T.S. Eliot once wrote, "Every writer owes something to Holmes." That's certainly true of every mystery writer, from soft boiled to hard boiled. We all walk in his shadow.
Not surprisingly, then, many of the early Sherlockians on this side of the pond and Holmesian on the other were mystery writers. Just a random list would include Dorothy L. Sayers, John Dickson Carr, Vincent Starrett, Anthony Boucher, Frederic Dannay (half of Ellery Queen), and Rex Stout.
And yet . . .
How many of the Canonical stories are mysteries? They are all detective stories, because they are about a detective, but how many are mysteries?
That depends, to some degree, on how one defines "mystery." Everybody knows what a whodunit is: The point of the story is to identify the criminal. But there are other types of mystery story. John Dickson Carr was the best-known practitioner of the howdunit school, in which the main focus is how the criminal committed a seemingly impossible crime. It's also possible to have a whydunit, in which the main point of mystification is why someone would kill this particular victim.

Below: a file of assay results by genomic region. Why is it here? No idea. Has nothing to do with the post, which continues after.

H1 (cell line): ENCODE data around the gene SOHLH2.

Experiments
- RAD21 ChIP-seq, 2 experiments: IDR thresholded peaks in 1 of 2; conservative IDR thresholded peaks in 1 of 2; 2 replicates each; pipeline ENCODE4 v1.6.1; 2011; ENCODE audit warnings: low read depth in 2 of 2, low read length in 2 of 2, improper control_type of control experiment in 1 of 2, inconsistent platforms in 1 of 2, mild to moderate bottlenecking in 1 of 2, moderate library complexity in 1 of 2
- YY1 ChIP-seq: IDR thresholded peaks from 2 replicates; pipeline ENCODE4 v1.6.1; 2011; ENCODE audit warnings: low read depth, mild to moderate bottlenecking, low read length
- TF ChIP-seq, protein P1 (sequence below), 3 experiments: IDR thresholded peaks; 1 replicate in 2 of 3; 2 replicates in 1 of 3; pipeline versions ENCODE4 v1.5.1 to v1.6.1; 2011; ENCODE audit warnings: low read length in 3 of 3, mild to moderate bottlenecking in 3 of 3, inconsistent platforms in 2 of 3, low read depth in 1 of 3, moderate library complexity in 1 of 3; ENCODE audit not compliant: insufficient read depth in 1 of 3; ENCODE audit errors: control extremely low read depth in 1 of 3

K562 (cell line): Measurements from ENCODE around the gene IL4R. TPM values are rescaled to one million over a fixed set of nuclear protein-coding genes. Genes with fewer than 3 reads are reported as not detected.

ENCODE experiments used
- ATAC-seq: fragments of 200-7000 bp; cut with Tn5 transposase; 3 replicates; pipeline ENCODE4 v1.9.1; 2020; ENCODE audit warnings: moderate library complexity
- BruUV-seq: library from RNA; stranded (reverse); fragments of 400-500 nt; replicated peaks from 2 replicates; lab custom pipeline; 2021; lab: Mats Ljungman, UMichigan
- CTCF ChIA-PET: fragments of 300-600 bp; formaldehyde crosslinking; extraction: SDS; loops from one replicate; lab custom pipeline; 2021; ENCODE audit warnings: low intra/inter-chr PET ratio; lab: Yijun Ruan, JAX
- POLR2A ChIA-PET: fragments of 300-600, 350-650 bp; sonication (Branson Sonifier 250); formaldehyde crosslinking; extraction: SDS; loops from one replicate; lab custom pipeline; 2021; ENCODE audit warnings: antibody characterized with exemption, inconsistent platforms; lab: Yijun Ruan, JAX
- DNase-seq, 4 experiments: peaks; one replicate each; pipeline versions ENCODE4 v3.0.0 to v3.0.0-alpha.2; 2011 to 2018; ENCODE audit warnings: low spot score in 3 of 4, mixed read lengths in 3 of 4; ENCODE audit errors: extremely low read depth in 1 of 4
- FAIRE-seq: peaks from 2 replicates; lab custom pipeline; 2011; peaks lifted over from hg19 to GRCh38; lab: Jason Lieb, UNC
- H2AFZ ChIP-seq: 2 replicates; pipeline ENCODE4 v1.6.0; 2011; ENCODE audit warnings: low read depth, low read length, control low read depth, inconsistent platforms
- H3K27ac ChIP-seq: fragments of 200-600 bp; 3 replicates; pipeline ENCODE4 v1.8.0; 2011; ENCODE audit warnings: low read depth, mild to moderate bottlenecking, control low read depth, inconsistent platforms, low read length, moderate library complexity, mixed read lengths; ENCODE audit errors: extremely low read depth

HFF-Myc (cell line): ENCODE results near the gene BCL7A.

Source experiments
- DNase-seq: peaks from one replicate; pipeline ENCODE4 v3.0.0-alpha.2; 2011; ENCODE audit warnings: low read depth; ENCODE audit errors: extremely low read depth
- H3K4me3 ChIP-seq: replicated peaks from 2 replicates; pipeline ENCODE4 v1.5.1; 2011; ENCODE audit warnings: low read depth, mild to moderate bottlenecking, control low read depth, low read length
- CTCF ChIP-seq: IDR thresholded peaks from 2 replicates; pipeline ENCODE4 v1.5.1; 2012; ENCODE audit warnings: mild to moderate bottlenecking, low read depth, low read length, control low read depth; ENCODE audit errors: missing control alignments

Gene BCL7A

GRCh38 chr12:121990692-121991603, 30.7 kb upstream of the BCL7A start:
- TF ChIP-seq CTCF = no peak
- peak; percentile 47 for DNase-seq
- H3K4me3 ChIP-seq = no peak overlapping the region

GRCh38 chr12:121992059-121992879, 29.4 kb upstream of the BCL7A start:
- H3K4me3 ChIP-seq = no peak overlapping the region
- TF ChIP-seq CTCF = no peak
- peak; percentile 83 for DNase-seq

I submit that most Holmes stories could be called a whatdoing. That doesn't exactly fit the pattern, but it's the best I can do. What I mean is, in dozens of stories Holmes is called on to figure out what is going on. In just the Adventures alone, "The Red-headed League," "The Five Orange Pips," "The Man with the Twisted Lip," "The Adventure of the Blue Carbuncle," "The Adventure of the Speckled Band," "The Adventure of the Noble Bachelor," and "The Adventure of the Copper Beeches" all fit this pattern.
In come of those stories, the initial crime seems clear but it soon become obvious that something far more puzzling is going on. And, in fact, the crime that seems so clear is not even a crime in some cases.
They are all mysteries (although some later Holmes stories aren't), but the mystery is not such much the identity of the villain but "what the heck is going on here." This is a topic I need to explore further!